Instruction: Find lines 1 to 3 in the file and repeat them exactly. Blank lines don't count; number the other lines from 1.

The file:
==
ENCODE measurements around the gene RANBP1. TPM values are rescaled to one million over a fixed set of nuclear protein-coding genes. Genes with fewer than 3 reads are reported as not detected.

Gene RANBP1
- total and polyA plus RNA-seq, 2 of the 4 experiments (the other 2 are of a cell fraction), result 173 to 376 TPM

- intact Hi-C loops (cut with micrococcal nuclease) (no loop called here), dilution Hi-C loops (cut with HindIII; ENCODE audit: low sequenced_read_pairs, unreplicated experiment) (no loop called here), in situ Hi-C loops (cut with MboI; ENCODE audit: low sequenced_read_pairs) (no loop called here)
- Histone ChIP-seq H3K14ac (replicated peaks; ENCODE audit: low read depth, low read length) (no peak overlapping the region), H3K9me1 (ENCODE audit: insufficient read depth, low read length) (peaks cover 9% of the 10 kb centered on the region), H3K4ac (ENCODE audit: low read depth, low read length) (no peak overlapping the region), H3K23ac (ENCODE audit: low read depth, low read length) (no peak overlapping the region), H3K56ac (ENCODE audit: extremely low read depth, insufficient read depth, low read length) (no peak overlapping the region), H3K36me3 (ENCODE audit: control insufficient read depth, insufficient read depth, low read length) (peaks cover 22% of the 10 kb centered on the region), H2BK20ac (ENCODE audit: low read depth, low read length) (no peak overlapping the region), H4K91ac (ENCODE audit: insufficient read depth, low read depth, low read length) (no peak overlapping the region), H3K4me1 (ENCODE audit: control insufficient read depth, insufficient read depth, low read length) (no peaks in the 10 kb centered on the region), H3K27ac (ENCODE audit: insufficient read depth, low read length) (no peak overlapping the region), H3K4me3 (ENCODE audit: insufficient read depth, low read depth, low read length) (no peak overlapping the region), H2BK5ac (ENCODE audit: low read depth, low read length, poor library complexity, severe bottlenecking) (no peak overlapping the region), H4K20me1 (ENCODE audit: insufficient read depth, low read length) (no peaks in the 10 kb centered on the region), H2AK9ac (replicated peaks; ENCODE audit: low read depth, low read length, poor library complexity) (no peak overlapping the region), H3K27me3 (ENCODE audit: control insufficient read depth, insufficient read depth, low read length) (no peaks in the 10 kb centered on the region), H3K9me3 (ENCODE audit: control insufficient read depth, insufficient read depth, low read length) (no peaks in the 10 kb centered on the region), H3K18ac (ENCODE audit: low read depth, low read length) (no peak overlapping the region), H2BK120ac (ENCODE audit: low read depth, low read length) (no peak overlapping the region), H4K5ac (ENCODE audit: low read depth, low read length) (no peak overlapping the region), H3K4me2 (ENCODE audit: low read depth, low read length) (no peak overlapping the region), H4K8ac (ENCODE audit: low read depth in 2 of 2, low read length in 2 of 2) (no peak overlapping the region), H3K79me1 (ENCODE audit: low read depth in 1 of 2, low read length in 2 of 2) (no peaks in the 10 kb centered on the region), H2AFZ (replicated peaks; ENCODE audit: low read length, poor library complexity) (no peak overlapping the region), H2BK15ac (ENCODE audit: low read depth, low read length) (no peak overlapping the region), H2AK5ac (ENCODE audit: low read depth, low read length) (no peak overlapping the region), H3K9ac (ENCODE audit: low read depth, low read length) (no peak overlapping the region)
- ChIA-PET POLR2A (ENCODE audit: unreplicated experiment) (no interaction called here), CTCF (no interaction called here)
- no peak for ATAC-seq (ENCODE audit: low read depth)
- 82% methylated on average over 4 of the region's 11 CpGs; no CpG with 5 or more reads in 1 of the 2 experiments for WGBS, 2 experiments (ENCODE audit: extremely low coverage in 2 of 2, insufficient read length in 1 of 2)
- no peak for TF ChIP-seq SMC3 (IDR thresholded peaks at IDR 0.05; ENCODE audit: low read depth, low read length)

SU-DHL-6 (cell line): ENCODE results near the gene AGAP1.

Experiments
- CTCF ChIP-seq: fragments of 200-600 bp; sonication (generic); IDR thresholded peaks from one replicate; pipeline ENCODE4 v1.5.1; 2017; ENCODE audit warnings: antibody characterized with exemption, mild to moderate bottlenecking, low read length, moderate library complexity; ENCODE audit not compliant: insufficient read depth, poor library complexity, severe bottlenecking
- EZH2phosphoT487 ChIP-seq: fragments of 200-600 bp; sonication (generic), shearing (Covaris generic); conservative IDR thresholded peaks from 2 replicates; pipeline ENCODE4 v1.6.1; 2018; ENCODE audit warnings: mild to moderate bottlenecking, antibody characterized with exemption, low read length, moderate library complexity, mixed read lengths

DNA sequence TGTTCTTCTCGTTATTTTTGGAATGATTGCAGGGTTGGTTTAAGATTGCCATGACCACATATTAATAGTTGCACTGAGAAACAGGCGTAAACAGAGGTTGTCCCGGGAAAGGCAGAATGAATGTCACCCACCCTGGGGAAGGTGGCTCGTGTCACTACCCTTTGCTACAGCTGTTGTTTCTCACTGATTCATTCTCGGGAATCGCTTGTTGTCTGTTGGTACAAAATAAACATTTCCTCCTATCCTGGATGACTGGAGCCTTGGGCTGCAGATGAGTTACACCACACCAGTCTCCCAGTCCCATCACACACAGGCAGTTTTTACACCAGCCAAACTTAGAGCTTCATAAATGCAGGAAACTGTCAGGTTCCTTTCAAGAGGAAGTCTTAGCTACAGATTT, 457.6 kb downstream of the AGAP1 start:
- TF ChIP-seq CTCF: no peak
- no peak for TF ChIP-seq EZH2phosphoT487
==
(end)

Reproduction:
ENCODE measurements around the gene RANBP1. TPM values are rescaled to one million over a fixed set of nuclear protein-coding genes. Genes with fewer than 3 reads are reported as not detected.

Gene RANBP1
- total and polyA plus RNA-seq, 2 of the 4 experiments (the other 2 are of a cell fraction), result 173 to 376 TPM